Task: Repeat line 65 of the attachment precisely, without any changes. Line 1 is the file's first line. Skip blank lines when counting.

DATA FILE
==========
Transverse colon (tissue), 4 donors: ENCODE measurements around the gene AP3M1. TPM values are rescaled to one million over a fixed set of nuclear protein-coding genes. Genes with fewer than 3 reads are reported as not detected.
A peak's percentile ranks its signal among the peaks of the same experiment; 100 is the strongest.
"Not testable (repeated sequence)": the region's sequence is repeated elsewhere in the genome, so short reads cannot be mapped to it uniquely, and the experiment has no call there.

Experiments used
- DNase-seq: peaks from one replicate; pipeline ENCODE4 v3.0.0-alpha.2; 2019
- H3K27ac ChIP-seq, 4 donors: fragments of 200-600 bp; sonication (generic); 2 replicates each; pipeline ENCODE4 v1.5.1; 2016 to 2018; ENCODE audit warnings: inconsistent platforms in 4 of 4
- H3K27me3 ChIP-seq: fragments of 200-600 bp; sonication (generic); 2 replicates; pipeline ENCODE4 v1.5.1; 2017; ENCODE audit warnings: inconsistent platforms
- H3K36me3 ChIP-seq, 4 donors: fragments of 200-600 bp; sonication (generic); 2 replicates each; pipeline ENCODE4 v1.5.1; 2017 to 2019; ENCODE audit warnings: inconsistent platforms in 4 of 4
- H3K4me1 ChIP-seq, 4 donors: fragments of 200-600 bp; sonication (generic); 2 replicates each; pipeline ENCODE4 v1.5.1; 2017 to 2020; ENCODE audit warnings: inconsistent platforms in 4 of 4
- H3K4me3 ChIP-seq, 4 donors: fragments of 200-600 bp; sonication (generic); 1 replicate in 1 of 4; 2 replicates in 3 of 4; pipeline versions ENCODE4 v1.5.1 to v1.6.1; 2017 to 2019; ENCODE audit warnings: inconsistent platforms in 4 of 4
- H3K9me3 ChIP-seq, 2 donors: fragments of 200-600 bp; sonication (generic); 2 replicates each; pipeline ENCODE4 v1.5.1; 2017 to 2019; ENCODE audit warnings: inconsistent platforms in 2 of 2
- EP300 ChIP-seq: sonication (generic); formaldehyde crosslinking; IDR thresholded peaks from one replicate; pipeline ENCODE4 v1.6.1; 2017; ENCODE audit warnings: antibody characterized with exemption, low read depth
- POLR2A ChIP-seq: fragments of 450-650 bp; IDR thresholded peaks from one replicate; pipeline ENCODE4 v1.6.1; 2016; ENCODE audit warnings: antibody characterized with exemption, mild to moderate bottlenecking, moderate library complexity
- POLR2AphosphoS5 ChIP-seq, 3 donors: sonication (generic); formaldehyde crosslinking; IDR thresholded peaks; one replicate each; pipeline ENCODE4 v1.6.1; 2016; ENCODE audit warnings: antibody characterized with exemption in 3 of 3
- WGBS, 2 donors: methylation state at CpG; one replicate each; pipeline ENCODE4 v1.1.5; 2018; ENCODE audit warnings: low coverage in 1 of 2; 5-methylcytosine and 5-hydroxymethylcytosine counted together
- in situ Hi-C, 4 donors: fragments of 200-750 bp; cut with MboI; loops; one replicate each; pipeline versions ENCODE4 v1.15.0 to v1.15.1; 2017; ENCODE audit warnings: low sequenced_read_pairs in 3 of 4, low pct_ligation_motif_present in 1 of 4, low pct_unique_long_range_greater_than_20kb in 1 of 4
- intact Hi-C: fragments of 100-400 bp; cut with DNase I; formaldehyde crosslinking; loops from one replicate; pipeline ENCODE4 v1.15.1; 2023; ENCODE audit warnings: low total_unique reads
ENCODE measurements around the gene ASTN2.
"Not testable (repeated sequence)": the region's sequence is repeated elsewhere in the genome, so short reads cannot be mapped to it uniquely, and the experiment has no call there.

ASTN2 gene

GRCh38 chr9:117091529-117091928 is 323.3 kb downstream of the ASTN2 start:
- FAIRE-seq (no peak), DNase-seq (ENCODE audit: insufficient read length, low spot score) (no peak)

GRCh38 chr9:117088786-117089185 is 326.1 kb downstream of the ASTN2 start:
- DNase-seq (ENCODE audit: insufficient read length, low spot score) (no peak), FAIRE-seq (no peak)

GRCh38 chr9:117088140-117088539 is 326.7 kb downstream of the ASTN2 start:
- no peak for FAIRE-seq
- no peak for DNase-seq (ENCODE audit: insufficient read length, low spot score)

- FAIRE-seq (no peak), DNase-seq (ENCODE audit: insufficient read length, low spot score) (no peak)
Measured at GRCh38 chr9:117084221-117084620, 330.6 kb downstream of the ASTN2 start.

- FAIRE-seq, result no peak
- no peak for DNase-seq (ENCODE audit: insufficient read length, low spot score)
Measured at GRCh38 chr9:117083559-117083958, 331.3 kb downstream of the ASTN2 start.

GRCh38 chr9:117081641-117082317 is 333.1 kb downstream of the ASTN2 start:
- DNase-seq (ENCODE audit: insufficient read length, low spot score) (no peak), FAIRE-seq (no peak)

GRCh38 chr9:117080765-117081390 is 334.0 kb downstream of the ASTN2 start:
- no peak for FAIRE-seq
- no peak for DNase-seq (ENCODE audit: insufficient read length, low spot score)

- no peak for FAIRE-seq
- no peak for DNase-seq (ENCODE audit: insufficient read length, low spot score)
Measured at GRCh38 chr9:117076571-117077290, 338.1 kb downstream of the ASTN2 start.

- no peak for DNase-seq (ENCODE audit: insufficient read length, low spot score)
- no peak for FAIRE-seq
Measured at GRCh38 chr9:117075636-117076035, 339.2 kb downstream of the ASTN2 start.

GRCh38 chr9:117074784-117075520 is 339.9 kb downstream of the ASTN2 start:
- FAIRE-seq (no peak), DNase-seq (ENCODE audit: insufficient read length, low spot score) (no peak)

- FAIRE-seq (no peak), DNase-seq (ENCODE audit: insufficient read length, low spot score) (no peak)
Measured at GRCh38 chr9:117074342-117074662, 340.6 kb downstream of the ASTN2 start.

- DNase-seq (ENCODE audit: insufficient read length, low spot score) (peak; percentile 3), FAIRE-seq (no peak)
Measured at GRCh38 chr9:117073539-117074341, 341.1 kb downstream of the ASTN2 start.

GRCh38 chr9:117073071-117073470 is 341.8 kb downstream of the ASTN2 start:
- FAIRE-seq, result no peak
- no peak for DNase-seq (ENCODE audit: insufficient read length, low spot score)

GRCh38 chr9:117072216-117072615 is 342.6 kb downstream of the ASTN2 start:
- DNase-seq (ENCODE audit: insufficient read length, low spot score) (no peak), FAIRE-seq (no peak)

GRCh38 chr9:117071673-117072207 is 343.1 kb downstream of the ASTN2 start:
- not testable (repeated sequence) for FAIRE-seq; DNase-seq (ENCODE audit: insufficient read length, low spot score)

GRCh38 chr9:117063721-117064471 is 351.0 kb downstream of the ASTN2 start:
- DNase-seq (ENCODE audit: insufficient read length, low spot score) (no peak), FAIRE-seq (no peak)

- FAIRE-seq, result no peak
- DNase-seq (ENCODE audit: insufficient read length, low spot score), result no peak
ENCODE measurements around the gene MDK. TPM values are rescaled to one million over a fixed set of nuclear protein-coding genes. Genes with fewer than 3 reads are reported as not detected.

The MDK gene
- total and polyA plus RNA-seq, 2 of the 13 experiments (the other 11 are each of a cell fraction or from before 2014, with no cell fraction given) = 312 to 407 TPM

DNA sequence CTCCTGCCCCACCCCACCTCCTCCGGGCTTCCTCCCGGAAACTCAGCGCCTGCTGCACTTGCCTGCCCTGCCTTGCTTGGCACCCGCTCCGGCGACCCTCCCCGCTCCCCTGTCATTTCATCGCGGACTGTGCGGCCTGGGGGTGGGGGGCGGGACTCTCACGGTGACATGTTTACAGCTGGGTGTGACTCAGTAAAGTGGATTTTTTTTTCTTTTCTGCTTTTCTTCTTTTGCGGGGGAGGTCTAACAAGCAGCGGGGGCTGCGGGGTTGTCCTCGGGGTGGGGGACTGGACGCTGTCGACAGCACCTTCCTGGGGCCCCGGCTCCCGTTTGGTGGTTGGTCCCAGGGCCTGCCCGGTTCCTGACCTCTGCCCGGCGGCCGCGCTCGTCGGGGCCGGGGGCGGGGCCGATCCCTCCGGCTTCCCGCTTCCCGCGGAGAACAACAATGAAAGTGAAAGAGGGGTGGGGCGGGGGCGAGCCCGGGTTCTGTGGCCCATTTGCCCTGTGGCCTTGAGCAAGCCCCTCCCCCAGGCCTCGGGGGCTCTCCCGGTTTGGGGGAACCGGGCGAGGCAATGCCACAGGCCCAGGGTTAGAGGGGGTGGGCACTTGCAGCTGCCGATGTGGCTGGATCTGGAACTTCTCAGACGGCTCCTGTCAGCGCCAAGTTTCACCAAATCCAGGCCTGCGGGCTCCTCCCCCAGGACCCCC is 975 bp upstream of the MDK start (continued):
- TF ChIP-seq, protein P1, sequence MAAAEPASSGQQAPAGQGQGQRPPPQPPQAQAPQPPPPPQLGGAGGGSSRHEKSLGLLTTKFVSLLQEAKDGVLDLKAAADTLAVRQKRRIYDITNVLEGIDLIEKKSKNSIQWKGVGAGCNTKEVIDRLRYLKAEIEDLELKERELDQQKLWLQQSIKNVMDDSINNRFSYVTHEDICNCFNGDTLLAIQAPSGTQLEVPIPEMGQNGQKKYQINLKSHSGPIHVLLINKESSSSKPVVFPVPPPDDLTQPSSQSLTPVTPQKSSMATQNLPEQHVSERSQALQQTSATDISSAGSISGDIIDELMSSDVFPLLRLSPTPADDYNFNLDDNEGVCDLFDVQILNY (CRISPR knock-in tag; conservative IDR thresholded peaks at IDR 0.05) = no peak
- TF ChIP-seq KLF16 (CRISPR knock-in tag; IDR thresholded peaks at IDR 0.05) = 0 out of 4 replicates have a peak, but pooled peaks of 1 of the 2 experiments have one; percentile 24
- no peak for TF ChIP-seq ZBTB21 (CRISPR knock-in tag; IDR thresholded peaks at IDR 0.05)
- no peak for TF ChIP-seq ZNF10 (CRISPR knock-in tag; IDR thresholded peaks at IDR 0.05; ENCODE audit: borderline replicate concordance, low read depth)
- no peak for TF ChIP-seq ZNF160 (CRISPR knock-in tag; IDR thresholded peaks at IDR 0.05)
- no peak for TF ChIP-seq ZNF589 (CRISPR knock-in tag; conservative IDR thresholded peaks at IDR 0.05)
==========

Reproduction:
- TF ChIP-seq, protein P1, sequence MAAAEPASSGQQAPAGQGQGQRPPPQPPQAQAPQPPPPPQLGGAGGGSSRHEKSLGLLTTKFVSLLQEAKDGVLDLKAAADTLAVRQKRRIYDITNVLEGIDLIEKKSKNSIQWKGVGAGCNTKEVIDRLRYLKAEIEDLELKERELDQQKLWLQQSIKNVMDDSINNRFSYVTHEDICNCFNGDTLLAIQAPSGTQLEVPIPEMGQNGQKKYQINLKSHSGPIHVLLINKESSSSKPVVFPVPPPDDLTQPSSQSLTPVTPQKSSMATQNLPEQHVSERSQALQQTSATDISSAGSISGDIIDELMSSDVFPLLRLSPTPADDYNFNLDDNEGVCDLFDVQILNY (CRISPR knock-in tag; conservative IDR thresholded peaks at IDR 0.05) = no peak